Left: Hierarchical refinement of linear 1D B-splines. The dashed B-splines are replaced by the finer B-splines below them. Right: Nested refinement grids in 2D.
Left: Hierarchical refinement of linear 1D B-splines. The dashed B-splines are replaced by the finer B-splines below them. Right: Nested refinement grids in 2D.

Hierarchical B-Splines on Sparse Grids

Another approach to construct a hierarchical B-spline basis are sparse grids. Here, uniform B-splines are arranged in a binary tree by halving the scaling parameter \(h = 2^{-\ell}\) in every level \(\ell \in \mathbb{N}_0\).

Left: Hierarchical cubic B-spline basis. Right: Regular sparse grid of level 5 in 2D.
Left: Hierarchical cubic B-spline basis. Right: Regular sparse grid of level 5 in 2D.

Like knot tree approach, it can be shown that the resulting basis functions form the basis of a spline space, depending on the boundary conditions chosen [Valentin 2016].

The method can be generalized to non-uniform sparse grids, for example using Clenshaw-Curtis (Chebychev) points, to increase accuracy near the boundary of the domain.


WEB-Splines

The obvious limitation of tensor product approaches is that the domain is rectangular. For example, the goal might be to solve a partial differential equation (PDE) on some domain \(\Omega \subset \mathbb{R}^d\) with Dirichlet zero boundary conditions.

In this case, one can work around this issue by multiplying all B-splines with a weight function \(w\) which should be positive in the domain, negative outside of the domain, and vanish on its boundary \(\partial \Omega\).

However, the resulting weighted B-splines have stability issues as there are B-splines whose supports have a very small intersection with \(\Omega\). As a solution, these outer B-splines can be adjoined to inner B-splines, creating weighted extended B-splines (WEB-splines) in the process, a much more stable basis [Höllig 2003, www.web-spline.de].

Left: Weight function for a B-shaped domain. Right: Classification of cubic B-splines in inner and outer B-splines.
Left: Weight function for a B-shaped domain. Right: Classification of cubic B-splines in inner and outer B-splines.

The figure shows the classification of cubic B-splines on a uniform grid in inner (blue) and outer (red) B-splines. Each B-spline is associated with a dot in the lower left corner of its support. The support of an inner B-spline has to contain at least one cell that is a subset of the domain \(\Omega\).


B-Spline Curves, Surfaces, and Solids

All of the previous definitions resulted in only scalar-valued splines whose curves are described by functions \(s\colon \mathbb{R}^d \supset D \to \mathbb{R}\), \(\vec{x} \to s(\vec{x})\).

A very important application for B-splines is geometric modeling. Spline curves of degree \(p\) in \(d\) dimensions are linear combinations with vector-valued coefficients, parametrized by a single parameter \(t\): $$\vec{s} \colon \mathbb{R} \supset D \to \mathbb{R}^d,\\t \mapsto (s_1(t), \dotsc, s_d(t)) = \sum_{k=0}^{m-1} \vec{c_k} b_{k,\xi}^p(t).$$ In this context, the knots \(\vec{c_k} \in \mathbb{R}^d\) are called control points.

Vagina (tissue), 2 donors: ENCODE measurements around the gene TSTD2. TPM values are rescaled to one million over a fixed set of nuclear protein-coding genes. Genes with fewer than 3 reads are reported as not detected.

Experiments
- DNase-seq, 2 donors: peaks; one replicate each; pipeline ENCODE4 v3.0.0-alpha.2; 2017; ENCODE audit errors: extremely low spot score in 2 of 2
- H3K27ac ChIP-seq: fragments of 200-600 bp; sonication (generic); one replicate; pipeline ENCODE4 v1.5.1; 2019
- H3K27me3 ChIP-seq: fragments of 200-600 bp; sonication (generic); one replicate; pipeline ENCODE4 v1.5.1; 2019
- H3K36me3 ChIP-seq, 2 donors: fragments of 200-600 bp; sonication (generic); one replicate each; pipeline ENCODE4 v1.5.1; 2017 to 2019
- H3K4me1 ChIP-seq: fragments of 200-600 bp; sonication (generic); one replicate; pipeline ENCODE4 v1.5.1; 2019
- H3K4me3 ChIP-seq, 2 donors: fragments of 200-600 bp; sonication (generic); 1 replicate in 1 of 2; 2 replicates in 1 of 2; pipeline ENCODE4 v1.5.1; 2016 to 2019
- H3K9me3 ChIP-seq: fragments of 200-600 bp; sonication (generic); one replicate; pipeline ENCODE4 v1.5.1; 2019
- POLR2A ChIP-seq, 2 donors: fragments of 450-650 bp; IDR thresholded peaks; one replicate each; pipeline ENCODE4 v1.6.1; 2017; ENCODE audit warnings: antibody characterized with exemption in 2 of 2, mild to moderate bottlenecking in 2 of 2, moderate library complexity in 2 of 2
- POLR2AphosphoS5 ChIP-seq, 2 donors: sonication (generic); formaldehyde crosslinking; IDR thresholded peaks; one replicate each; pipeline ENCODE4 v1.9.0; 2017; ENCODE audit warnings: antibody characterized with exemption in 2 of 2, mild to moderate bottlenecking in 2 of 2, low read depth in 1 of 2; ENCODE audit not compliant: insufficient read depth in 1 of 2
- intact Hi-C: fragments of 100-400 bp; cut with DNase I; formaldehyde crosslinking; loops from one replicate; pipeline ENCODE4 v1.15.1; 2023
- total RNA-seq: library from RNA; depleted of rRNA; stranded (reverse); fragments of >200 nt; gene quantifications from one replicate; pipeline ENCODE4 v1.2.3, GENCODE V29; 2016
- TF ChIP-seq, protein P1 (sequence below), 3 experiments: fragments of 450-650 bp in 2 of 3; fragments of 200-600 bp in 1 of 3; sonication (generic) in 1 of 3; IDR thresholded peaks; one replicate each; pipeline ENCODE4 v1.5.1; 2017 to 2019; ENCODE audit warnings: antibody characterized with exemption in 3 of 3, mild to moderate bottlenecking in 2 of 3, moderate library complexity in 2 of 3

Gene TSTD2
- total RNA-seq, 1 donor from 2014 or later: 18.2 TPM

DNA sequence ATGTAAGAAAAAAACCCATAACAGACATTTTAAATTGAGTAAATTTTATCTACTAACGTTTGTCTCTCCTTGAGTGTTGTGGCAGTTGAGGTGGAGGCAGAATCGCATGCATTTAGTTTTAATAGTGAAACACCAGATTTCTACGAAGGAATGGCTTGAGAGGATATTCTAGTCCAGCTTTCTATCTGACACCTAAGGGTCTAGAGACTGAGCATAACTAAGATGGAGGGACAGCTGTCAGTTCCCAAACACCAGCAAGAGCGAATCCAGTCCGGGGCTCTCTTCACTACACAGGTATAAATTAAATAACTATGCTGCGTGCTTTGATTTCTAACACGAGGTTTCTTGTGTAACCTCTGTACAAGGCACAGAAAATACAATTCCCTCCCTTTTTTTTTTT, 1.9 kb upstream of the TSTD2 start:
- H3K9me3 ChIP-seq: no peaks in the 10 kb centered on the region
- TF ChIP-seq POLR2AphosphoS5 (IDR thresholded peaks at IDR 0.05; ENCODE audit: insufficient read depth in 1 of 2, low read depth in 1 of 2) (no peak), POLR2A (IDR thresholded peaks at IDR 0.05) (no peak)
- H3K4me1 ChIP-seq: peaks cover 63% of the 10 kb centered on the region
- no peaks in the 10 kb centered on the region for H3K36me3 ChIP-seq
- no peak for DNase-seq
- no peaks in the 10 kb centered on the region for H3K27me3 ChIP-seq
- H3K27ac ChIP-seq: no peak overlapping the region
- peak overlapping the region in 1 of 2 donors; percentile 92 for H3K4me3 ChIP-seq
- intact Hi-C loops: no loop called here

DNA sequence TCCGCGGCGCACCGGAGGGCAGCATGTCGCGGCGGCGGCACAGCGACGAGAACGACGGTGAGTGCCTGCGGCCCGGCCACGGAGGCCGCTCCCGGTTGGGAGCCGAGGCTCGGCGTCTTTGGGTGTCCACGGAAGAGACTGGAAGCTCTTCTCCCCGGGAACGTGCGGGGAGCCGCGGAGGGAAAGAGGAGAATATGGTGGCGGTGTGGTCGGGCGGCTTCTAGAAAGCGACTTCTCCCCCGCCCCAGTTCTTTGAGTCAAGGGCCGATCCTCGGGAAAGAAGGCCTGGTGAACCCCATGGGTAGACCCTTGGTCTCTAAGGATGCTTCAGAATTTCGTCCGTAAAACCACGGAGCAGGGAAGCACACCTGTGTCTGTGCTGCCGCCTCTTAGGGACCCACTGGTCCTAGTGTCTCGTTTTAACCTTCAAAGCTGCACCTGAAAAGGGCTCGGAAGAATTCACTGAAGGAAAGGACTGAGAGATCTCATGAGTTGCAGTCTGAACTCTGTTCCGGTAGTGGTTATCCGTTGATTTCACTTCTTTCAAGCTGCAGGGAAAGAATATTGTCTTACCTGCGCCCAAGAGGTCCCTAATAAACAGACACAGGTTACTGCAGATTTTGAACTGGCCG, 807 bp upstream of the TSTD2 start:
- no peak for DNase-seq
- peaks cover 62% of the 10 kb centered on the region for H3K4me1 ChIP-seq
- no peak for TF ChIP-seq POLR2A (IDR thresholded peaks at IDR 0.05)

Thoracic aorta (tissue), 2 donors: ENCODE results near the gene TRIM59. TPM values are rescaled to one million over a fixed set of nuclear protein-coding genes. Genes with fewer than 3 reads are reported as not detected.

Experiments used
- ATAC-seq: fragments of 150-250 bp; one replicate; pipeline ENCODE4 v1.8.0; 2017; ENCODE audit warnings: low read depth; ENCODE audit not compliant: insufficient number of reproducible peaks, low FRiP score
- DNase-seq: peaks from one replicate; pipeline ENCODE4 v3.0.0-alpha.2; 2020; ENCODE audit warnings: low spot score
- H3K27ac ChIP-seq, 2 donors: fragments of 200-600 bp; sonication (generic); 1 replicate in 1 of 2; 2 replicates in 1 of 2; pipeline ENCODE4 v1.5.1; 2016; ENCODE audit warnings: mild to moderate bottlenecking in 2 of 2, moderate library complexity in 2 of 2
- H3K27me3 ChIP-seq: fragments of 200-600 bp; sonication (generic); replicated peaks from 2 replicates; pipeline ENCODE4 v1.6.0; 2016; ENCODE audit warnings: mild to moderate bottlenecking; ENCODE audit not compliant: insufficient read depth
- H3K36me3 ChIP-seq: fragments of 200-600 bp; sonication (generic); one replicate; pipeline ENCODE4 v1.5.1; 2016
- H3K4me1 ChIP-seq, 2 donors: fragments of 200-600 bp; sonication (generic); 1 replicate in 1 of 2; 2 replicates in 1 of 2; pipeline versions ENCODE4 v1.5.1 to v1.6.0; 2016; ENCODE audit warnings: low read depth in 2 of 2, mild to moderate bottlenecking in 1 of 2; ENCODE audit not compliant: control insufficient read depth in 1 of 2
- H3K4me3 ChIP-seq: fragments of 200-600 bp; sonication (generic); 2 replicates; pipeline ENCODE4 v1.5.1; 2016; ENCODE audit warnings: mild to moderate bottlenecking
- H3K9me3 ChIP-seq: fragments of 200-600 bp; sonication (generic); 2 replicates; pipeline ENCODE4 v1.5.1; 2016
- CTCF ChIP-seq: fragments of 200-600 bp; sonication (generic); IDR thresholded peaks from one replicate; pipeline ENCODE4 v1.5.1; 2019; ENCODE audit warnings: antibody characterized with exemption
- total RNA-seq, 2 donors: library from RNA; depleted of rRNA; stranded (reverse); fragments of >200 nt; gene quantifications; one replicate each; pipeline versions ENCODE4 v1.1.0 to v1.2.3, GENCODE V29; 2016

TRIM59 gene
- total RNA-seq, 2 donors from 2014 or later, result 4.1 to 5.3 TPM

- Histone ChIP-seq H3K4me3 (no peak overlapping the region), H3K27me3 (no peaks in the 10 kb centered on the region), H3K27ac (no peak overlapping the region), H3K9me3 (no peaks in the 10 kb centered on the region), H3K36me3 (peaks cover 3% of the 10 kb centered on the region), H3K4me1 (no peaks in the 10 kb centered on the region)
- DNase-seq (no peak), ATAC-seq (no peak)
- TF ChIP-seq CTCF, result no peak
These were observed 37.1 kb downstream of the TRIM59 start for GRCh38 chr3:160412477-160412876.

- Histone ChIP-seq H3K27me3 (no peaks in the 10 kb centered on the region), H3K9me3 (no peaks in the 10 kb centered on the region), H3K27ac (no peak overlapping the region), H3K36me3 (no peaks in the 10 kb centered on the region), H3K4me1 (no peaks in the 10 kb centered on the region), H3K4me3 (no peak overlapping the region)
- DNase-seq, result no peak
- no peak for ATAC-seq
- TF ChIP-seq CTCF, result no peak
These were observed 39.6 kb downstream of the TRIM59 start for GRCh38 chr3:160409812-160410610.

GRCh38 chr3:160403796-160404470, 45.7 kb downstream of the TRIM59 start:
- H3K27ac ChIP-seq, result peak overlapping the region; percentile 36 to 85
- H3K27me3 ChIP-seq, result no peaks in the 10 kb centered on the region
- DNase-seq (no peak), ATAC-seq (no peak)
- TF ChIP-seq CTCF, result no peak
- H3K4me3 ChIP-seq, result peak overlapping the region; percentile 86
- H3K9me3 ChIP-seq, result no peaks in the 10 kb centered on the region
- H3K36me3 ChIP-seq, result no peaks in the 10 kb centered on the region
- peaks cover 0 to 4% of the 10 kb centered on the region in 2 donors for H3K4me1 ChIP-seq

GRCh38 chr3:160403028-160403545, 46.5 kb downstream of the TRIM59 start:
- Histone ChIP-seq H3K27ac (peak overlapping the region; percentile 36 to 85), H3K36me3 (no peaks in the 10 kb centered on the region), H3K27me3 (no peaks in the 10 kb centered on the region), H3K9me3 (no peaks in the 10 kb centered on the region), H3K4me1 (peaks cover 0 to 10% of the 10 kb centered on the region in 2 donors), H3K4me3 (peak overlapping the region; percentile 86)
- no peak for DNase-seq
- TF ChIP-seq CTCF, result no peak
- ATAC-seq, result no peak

Quadratic B-spline curve in two dimensions with control polygon and knot vector.
Quadratic B-spline curve in two dimensions with control polygon and knot vector.

The figure illustrates a B-spline curve for \(d = 2\) and \(p = 2\). The control points (red) and the knot vector (bottom) are calculated such that the curve interpolates the given interpolation points (blue). By repeating the first and the last knot \((p+1)\) times respectively, the first and last control point coincides with the respective interpolation points.

Analogously, spline surfaces are defined by using two parameters \(t_1, t_2\) and bivariate splines, i.e.,

$$\vec{s} \colon \mathbb{R^2} \supset D \to \mathbb{R}^d,\\\vec{t} \mapsto (s_1(\vec{t}), \dotsc, s_d(\vec{t})) = \sum_{k_1=0}^{m_1-1} \sum_{k_2=0}^{m_2-1} \vec{c_k} b_{\vec{k},\Xi}^{\vec{p}}(\vec{t}).$$

Of course, the approach can be generalized to an arbitrary number of parameters, for example trivariate spline solids [Höllig 2003].


NURBS

As piecewise polynomials, spline curves are not able to reproduce circles exactly. This would limit their use in geometric modeling. As a solution, one can multiply the control points \(\vec{c_k}\) of the spline curve \(\vec{s}(\cdot)\) with weights \(w_k\) and divide the curve by the spline function with coefficients \(w_k\), i.e.,

$$\vec{r}(t) = (r_1(t), \dotsc, r_d(t)) = \frac{\sum_{k=0}^{m-1} w_k \vec{c_k} b_{k,\xi}^p(t)}{\sum_{k=0}^{m-1} w_k b_{k,\xi}^p(t)}.$$

The resulting functions are well-known as non-uniform rational B-spline (NURBS) curves and surfaces [Höllig 2003].

Quadratic NURBS exactly representing the quarter circle, in contrast to a non-rational quadratic B-spline curve.
Quadratic NURBS exactly representing the quarter circle, in contrast to a non-rational quadratic B-spline curve.

The figure shows the exact representation of the quarter circle by a quadratic NURBS (blue) in Bézier form (i.e., \(0 = \xi_0 = \dotsb = \xi_p\), \(\xi_m = \dotsb = \xi_{m+p} = 1\), \(m = p+1\)) with weights \(w_0 = \sqrt{2} w_1 = w_2\). Not dividing by the spline in the denominator and using the same control points (or any other set of control points) yields a non-rational quadratic B-spline curve (red) which deviates from the quarter circle.

By joining multiple NURBS patches together, one has great design flexibility. Consequently, NURBS are nowadays common in modeling and simulation.